calcite - teaching hand specimen of unusual naturally-brown calcite
This calcite is recrystallized from a limestone in contact with a granitic intrusion. The brown color is unusual and is derived from iron in the limestone that was released by the metamorphism. It effervesces in dilute hydrochloric acid (muriatic acid is the same) as does all calcite.
The crystals of this calcite are interlocking, so it does not cleave into large rhombs, though individual specimens show cleavage faces in several directions. The blue, green and variously wild-colors of the calcite you see being sold at rock shows and shops are an artificial dye. The brown in this calcite is entirely natural.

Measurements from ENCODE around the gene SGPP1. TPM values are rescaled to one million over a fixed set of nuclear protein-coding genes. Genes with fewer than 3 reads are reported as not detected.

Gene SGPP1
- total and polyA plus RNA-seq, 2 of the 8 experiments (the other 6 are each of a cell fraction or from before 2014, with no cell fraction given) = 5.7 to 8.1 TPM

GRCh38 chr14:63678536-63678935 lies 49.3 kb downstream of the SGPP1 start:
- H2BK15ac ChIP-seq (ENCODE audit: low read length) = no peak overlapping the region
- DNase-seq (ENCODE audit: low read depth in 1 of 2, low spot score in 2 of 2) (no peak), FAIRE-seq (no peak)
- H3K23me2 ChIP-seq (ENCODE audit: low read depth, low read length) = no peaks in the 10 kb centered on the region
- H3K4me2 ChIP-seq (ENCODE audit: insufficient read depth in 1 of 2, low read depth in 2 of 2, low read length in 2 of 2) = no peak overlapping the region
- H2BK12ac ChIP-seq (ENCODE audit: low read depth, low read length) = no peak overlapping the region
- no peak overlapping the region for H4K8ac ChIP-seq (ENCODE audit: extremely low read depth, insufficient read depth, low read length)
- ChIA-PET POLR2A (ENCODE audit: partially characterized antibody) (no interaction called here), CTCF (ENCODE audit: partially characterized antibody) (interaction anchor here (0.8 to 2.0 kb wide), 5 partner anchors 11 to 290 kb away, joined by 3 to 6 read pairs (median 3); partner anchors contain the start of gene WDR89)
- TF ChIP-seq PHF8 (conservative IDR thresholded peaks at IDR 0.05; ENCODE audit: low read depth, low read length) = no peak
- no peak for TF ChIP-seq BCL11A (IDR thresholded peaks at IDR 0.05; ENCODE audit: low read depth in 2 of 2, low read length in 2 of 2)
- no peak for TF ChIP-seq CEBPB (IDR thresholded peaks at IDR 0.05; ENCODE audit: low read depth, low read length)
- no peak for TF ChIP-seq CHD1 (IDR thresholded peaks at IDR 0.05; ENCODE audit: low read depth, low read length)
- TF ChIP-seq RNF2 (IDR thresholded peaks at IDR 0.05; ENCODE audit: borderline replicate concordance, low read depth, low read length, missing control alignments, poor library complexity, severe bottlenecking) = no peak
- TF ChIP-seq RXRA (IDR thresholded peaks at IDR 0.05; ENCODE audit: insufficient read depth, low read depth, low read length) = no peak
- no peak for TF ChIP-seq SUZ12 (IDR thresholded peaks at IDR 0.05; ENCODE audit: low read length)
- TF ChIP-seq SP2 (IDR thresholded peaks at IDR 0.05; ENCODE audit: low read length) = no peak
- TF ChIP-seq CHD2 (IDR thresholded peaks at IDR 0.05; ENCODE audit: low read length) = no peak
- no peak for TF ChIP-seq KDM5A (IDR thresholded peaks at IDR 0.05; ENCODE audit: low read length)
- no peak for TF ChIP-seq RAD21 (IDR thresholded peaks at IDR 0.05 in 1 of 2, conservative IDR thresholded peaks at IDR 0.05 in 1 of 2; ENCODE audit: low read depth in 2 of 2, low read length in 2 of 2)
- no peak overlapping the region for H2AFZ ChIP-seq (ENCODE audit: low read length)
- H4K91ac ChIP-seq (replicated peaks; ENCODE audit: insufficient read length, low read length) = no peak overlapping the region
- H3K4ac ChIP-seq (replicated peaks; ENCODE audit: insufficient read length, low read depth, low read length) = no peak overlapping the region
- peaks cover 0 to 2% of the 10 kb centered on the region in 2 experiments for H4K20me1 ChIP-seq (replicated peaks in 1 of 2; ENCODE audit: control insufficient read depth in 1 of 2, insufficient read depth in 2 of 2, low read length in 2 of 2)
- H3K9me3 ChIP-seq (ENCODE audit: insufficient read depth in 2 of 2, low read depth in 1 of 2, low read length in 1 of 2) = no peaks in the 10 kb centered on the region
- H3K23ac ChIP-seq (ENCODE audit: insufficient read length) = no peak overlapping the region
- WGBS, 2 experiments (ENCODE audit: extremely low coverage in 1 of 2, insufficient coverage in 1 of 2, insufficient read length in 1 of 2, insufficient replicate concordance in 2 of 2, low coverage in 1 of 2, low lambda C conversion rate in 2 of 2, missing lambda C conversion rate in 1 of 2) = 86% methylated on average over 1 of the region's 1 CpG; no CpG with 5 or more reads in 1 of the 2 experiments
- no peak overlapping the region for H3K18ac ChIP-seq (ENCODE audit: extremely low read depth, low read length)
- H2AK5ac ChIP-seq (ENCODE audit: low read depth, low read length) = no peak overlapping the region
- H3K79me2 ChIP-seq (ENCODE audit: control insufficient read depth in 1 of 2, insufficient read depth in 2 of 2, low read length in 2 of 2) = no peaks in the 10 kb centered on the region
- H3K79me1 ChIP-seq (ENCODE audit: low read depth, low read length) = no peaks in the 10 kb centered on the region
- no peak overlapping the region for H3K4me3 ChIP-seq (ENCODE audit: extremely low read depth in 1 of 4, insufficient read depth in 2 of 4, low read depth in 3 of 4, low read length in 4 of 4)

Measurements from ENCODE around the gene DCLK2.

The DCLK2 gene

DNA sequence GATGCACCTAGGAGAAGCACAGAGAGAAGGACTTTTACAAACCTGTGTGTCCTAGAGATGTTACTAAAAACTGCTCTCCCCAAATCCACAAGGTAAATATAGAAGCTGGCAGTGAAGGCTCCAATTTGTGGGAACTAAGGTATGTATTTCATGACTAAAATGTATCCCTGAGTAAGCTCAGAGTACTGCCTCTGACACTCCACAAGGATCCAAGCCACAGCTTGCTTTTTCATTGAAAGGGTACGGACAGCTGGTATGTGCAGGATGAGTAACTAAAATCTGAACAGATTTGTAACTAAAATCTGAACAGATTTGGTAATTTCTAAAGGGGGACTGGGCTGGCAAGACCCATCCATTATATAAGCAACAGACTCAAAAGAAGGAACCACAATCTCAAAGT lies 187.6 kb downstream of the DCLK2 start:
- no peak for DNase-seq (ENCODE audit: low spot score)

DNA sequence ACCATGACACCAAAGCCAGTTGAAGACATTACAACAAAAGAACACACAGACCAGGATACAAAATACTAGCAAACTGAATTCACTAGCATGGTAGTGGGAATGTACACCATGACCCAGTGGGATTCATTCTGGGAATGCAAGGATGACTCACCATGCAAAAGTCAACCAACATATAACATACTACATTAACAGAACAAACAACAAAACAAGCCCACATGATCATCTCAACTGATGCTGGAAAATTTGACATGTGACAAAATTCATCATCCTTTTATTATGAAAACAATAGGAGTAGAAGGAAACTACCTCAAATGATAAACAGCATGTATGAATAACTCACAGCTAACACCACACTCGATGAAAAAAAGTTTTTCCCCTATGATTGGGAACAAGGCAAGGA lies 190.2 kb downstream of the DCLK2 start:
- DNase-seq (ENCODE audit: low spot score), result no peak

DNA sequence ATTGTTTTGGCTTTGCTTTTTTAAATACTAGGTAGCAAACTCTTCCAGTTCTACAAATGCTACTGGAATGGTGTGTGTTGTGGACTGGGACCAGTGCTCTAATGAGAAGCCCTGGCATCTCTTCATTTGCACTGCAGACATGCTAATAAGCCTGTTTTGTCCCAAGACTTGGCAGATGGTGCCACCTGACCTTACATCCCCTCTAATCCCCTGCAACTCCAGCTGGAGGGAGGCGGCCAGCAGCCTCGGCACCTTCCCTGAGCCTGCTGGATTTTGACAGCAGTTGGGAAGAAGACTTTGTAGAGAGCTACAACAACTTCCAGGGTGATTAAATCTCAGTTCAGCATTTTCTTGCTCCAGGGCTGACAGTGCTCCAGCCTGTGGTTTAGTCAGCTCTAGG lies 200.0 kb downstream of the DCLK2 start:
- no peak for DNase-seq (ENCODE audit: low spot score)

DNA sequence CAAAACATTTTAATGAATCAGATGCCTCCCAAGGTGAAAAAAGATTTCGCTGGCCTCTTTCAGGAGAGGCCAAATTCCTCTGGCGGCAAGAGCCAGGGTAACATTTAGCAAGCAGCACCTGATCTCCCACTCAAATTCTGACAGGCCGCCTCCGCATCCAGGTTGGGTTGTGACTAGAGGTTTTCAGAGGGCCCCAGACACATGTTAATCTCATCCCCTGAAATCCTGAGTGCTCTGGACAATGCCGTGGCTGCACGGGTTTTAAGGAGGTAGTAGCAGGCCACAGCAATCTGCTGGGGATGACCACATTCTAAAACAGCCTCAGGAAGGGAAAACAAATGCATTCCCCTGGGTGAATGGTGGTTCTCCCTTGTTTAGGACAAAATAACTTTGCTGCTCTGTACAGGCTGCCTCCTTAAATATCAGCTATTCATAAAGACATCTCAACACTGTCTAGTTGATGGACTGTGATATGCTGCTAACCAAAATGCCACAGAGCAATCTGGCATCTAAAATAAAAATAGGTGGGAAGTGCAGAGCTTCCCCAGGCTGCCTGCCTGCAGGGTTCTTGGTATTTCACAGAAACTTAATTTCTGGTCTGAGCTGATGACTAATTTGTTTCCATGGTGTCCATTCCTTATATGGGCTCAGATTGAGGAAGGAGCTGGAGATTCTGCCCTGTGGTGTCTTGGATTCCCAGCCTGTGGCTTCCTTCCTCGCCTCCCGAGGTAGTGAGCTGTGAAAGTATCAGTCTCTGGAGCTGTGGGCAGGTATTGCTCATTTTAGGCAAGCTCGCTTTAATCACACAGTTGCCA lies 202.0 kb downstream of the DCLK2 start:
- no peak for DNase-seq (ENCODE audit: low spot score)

Brown calcite is an interesting challenge to students who have been introduced to common white or light gray calcite. The rhombohedral cleavage is less important than the effervescence in dilute hydrochloric acid, and it's Mohs scale hardness of 3, which means you can't scratch it with a fingernail, but you can scratch it with a penny to confirm the identification.
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